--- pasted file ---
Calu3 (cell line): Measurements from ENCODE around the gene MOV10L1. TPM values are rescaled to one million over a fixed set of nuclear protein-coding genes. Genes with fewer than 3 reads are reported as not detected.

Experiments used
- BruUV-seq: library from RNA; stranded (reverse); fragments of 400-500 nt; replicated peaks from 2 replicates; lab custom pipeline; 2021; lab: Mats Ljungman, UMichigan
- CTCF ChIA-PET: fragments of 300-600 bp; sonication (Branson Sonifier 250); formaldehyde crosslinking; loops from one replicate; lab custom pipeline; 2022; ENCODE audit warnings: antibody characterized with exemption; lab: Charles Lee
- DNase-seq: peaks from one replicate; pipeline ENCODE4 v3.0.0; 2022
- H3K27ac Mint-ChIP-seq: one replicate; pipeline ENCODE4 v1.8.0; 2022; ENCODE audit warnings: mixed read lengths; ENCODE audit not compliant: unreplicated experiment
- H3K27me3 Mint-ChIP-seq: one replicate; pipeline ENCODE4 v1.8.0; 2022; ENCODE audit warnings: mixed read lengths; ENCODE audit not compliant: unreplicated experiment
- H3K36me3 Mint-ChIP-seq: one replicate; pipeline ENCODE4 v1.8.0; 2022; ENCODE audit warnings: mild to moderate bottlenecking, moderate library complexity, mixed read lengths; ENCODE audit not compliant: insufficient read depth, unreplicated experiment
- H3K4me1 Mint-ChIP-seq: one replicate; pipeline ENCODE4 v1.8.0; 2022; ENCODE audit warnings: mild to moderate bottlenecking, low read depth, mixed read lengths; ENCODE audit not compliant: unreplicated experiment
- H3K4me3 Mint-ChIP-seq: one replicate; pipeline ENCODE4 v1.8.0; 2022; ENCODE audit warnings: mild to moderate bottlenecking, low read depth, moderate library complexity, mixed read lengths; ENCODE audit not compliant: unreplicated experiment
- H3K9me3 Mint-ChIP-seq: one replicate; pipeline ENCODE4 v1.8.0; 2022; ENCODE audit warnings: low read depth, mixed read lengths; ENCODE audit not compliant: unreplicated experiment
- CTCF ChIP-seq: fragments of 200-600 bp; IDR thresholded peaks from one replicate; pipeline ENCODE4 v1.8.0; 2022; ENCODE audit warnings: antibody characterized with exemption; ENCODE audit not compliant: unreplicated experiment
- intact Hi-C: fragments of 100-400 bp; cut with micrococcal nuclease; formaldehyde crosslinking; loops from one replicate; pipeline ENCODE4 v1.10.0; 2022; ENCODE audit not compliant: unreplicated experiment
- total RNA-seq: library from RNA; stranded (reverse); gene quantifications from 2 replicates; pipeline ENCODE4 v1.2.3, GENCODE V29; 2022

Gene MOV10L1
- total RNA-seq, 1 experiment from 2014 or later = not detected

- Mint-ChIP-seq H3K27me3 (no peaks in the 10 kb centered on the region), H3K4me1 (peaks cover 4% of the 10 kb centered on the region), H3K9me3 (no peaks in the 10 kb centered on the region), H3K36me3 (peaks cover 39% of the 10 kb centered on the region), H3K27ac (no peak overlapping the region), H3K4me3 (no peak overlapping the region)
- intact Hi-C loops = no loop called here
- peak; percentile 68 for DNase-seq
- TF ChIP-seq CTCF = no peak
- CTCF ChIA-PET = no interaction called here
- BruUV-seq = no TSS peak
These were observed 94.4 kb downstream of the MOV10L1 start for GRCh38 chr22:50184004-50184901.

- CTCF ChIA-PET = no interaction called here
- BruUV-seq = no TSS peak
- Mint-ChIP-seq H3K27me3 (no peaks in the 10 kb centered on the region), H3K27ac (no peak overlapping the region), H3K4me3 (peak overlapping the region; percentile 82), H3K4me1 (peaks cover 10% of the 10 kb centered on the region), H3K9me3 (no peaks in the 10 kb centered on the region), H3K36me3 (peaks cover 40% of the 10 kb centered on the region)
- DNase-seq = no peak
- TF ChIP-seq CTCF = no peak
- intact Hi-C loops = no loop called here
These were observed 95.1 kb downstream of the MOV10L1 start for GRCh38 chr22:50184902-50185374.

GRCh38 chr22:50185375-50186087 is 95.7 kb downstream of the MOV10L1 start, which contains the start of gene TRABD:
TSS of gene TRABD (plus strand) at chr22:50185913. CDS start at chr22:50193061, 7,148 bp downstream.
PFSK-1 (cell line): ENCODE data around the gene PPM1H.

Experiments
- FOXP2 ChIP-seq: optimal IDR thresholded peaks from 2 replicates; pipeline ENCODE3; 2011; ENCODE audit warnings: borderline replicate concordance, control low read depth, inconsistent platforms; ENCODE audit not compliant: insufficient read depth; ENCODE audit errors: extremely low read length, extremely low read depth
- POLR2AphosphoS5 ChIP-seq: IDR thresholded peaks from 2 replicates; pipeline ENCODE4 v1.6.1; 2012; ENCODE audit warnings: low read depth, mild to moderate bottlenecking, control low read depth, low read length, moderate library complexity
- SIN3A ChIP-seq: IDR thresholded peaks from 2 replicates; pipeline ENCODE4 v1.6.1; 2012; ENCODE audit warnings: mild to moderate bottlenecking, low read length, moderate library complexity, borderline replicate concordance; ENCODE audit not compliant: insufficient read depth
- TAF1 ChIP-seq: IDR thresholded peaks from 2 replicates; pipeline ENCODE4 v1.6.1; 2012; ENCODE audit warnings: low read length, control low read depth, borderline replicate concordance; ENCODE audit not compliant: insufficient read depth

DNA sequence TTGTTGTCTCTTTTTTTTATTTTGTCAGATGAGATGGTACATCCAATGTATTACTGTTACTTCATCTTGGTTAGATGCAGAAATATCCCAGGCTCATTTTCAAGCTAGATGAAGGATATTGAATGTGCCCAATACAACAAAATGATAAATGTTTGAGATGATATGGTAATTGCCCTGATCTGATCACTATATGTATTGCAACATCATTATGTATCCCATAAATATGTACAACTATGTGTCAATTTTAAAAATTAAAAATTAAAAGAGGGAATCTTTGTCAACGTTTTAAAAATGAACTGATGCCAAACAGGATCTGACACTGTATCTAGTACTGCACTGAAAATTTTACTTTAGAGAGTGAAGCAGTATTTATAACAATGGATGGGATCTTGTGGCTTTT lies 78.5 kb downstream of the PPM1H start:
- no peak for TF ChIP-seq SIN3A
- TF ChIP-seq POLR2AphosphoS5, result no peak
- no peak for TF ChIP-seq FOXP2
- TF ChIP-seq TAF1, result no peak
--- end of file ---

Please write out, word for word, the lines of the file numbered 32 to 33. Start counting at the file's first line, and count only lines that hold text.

TSS of gene TRABD (plus strand) at chr22:50185913. CDS start at chr22:50193061, 7,148 bp downstream.
PFSK-1 (cell line): ENCODE data around the gene PPM1H.